Latest News

The art of driving investors away

Fady Labib

05 Apr 2013 3:19 pm

“During the years of the pre-2011 Revolution regime of Hosni Mubarak, reputable companies and financial and banking institutions set up shop in Egypt, ” Economic and capital market expert Mustafa Badra told Watani. “Today, it is unfortunate that many of them are being sold off to foreign investors. Local investors, many of whom might have profited from the deals, are not buying.”
The most recent of these deals, and one which has been riddled with problems because of the confusion of laws regulating its taxation, is the takeover of the National Société Générale Bank (NSGB) by the Qatar National Bank (QNB). The French Société Générale Bank owned 77.17 per cent of the shares of the Egyptian NSGB, Egypt’s second largest publicly traded bank, and  Egyptian and Arab private investors held the remaining 23 per cent.

Deal goes through
Qatar National Bank QNB announced that it had acquired a controlling 97.12 per cent stake of NSGB. The acquisition included the 77.17 per cent of the shares held by its parent company Société Générale in addition to 19.95 per cent of individual investors and investor funds.
QNB had made a bid to buy 443,535,902 shares, representing 100 per cent of the shares, at a share price of EGP38.65 and a total value of EGP17.142 billion. The deal was finalised, according to a statement by the Egyptian Stock Exchange, for 430,782,421 of NSGB’s shares at a share price of EGP38.65 and a total value of EGP16.6 billion. The remaining 2.88 per cent of NSGB’s shares is still owned by private shareholders who have not yet decided to sell them.
After the deal was completed, the Egyptian Tax Authority (ETA) suddenly announced it would levy a 10 per cent capital gains tax on the transaction. The investors who hold the 23 per cent of NSGB’s shares were given a one-day notice to rethink their selling decision as they will now be required to pay a 10 per cent tax on their capital gains.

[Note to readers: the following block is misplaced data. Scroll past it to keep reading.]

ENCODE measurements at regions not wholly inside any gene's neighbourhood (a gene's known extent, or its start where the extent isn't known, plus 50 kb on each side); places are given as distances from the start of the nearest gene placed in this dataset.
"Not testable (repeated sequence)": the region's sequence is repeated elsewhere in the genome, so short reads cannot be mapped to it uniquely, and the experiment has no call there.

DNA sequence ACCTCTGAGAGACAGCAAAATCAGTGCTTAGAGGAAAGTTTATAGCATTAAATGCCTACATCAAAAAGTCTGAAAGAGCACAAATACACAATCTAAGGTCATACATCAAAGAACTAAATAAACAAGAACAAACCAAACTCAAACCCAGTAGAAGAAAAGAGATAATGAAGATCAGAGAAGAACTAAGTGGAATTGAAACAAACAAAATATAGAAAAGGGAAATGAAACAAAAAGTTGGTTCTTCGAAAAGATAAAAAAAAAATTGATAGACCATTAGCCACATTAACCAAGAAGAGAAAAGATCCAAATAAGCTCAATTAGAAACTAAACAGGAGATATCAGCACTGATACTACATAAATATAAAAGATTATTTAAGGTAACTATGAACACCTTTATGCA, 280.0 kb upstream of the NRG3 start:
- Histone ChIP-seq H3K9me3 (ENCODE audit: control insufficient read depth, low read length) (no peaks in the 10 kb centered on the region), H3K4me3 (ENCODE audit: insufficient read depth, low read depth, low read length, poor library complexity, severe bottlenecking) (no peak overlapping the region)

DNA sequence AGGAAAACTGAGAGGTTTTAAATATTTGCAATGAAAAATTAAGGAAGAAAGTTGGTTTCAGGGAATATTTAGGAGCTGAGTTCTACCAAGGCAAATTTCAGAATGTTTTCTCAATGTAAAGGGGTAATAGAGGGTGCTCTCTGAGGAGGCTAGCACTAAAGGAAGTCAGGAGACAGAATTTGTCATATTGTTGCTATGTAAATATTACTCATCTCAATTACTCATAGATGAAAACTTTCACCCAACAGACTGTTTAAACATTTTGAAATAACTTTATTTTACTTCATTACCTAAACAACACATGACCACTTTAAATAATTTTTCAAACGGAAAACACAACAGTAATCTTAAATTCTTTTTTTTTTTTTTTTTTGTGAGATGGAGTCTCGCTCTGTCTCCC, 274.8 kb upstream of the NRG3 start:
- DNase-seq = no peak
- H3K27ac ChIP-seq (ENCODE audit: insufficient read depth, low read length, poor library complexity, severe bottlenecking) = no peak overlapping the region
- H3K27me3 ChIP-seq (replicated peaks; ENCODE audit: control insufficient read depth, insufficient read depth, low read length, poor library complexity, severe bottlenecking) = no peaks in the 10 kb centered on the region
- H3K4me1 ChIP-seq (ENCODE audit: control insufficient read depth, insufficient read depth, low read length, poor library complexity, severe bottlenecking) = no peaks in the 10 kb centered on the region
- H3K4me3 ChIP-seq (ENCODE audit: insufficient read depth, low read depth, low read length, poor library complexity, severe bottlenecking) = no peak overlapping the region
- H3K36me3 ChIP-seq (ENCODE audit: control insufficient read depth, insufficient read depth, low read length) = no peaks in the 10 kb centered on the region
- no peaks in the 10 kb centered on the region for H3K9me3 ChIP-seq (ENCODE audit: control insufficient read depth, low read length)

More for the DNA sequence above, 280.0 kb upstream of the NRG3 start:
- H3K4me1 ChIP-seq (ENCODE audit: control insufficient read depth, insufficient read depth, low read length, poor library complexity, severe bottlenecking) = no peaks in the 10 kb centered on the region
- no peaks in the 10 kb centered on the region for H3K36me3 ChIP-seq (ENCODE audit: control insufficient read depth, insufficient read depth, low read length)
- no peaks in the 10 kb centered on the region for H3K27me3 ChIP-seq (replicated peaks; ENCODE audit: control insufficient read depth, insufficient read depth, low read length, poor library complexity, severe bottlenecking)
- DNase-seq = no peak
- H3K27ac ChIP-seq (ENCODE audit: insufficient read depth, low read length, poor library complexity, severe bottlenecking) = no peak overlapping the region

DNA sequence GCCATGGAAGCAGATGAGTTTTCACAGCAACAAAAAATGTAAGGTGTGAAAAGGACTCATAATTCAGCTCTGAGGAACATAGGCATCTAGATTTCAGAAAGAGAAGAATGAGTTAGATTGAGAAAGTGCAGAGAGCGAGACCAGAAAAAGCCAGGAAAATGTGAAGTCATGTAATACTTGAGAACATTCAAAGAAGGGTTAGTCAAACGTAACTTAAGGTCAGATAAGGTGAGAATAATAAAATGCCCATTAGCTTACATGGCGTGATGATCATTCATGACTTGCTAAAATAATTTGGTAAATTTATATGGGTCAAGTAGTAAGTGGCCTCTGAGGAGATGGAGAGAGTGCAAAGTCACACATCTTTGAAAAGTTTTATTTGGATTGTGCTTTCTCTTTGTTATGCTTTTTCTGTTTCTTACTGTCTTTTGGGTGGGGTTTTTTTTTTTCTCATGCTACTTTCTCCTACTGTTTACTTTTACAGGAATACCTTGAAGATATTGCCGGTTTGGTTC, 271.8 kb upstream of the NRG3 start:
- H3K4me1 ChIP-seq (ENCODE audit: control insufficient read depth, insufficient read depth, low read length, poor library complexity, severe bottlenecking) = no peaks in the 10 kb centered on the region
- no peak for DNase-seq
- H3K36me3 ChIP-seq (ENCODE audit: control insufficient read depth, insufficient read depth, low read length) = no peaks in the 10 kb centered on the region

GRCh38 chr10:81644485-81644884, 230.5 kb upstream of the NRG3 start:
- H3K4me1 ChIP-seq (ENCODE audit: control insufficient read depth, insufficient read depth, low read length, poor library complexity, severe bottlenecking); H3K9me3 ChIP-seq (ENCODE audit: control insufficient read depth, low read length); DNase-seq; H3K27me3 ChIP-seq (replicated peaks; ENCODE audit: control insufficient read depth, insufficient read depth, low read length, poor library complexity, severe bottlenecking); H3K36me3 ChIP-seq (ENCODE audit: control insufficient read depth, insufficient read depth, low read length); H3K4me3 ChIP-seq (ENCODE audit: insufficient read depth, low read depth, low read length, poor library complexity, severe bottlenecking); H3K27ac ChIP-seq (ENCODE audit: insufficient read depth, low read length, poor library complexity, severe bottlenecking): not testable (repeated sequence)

No double taxation
Dr Badra explains that capital gain taxes are not usually levied on the stock market. ETA claims that this decision came in accordance with a law that was issued by President Mursi in December 2012, which also included major tax increases on 100 strategic commodities. This law was “frozen” a few hours after it was issued, due to wide public disapproval. But freezing a law does not annul it; this can only be through a new law. In this case, according to Dr Badra, the partial activation of a frozen law created much confusion, and resulted in plummeting confidence in the Egyptian financial market.  
Not all investors, however, are required to pay the tax, economic expert Hany Tawfiq says. Société Générale, a French company paying taxes in its homeland, is exempted because of a tax agreement between Egypt and France to avoid double taxation. Consequently, the 10 per cent tax will only be imposed on the 23 per cent of the shareholders who sold to QNB. It will be levied on the profits made as the result of the difference between the buying and selling prices of shares. As prices of shares fluctuate over time, the tax will vary according to the date and price at which the shares were bought.

Applying the law retroactively
Mr Tawfiq explains that in accordance with the laws issued prior to December 2012, the acquisition of a company listed on a stock exchange to another listed company was tax exempt. This was the case with the Lafarge acquisition of Orascom Building Materials Holding (OBMH) in 2007. Now the State requires that taxes be levied on this transaction retroactively, which deeply disgruntles investors who had made their decisions based on a totally different set of laws and regulations that were then in place.
Société Générale is a major European multinational group headquartered in France offering banking, financial and investment services. The group had decided to sell some of its international subsidiaries as a result of the increasing European financial crisis.
Qatar National Bank is a leading financial institution in the Middle East. Established in 1964, it is 50 per cent owned by Qatar Investment Authority and 50 per cent by private investors. It has become Qatar’s leading banking institution after its acquisition of 45 per cent of local banks.

WATANI International
7 April 2013


Related Topics

Home produce on sale

Finally, a floating pound

Towards global strategy for…

Floating the pound: What…

Editorial

Before the Law for Building Churches:The Copts’ constitutional right to pray

More
Most Read